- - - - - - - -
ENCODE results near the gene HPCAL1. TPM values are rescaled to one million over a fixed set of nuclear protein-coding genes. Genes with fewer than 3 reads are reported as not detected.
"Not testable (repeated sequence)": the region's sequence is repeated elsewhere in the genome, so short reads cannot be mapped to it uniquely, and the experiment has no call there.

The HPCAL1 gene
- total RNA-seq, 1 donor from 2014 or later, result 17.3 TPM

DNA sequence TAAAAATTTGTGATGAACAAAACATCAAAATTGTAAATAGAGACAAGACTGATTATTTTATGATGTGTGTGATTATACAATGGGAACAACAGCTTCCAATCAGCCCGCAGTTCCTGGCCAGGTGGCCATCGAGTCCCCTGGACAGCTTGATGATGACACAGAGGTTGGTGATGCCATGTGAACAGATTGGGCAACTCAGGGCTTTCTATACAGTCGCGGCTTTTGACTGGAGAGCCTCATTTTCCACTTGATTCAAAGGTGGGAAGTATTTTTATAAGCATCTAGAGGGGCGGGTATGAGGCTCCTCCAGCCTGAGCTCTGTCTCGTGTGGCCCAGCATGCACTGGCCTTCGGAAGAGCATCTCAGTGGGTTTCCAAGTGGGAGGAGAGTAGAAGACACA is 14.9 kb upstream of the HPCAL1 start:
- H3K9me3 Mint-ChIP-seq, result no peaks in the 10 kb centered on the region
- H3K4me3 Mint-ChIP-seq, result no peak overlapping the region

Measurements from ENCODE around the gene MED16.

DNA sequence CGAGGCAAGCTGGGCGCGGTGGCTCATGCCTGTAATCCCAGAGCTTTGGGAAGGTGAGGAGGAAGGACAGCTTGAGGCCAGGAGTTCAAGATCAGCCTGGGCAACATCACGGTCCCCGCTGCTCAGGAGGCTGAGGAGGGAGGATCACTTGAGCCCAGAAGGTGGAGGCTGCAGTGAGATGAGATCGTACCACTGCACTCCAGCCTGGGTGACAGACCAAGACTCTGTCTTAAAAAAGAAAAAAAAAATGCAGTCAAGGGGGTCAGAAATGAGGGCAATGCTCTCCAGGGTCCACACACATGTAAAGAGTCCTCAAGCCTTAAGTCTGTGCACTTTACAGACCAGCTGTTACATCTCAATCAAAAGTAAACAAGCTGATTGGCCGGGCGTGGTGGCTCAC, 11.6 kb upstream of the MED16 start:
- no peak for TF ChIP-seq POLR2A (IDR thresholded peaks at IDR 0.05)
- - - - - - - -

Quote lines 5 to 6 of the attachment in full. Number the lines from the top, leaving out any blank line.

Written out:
DNA sequence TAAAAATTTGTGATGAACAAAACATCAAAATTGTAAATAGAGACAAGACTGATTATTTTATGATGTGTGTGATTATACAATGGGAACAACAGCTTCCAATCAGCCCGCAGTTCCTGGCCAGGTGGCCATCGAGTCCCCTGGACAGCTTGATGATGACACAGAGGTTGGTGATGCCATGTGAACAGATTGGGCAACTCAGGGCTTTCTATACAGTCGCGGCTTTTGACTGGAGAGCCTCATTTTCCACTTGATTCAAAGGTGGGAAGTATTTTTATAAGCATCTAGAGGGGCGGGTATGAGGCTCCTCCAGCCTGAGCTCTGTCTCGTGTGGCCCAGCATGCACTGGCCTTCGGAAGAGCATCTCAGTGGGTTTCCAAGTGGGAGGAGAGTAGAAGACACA is 14.9 kb upstream of the HPCAL1 start:
- H3K9me3 Mint-ChIP-seq, result no peaks in the 10 kb centered on the region